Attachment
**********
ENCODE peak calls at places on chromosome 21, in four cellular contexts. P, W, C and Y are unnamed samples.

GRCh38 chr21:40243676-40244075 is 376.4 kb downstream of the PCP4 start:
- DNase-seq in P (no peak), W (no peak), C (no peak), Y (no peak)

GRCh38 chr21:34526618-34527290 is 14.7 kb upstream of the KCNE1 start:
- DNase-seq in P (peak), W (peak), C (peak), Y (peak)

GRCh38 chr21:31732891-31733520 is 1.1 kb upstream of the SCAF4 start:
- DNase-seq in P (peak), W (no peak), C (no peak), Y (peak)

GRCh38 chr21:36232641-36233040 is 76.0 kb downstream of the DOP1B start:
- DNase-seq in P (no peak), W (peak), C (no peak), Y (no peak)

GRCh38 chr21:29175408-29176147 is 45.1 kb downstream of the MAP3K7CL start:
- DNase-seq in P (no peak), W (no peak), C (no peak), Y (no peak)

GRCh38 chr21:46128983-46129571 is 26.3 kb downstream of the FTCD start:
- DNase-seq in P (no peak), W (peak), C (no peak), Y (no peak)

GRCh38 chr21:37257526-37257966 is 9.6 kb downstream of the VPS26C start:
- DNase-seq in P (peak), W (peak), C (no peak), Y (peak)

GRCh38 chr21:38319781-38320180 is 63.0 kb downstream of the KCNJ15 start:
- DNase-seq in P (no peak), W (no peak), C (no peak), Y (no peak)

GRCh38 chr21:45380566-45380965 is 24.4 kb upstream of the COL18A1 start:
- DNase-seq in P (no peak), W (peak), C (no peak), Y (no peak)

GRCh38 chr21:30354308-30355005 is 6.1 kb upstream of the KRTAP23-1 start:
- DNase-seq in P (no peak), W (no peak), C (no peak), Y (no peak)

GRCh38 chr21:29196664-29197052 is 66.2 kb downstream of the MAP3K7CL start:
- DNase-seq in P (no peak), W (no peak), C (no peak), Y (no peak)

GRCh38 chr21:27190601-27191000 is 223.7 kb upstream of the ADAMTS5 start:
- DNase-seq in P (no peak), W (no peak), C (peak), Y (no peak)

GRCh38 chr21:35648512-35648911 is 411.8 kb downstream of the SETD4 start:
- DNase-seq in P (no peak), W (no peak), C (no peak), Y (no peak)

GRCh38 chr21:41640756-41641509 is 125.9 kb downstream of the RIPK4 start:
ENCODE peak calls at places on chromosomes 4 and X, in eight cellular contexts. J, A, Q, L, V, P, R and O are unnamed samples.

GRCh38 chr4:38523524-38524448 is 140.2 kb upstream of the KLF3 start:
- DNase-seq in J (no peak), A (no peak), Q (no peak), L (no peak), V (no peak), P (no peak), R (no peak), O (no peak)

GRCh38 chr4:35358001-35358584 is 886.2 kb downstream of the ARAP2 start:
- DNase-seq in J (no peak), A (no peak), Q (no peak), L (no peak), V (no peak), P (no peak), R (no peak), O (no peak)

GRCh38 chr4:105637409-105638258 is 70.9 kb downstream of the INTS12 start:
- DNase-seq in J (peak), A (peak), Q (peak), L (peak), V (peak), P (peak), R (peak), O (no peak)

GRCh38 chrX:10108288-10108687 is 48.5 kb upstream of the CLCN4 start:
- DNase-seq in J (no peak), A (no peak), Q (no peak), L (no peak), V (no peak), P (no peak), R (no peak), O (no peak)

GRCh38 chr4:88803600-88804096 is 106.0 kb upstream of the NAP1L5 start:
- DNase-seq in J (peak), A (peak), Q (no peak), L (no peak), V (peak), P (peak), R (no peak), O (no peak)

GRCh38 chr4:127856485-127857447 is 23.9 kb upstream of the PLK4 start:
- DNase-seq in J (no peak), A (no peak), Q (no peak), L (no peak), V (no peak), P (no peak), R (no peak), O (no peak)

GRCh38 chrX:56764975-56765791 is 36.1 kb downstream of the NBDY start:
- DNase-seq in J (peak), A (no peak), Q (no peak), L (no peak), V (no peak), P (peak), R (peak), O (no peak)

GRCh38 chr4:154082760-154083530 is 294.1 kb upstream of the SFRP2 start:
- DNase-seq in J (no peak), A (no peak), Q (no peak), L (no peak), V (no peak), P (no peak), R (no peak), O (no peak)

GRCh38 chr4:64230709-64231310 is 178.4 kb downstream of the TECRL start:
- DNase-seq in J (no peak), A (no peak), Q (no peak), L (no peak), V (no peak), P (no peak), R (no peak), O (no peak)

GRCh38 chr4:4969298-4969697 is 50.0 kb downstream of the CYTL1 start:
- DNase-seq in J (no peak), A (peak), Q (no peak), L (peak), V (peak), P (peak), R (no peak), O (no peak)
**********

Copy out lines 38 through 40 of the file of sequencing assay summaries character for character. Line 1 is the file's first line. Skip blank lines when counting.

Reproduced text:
GRCh38 chr4:88803600-88804096 is 106.0 kb upstream of the NAP1L5 start:
- DNase-seq in J (peak), A (peak), Q (no peak), L (no peak), V (peak), P (peak), R (no peak), O (no peak)

GRCh38 chr4:127856485-127857447 is 23.9 kb upstream of the PLK4 start: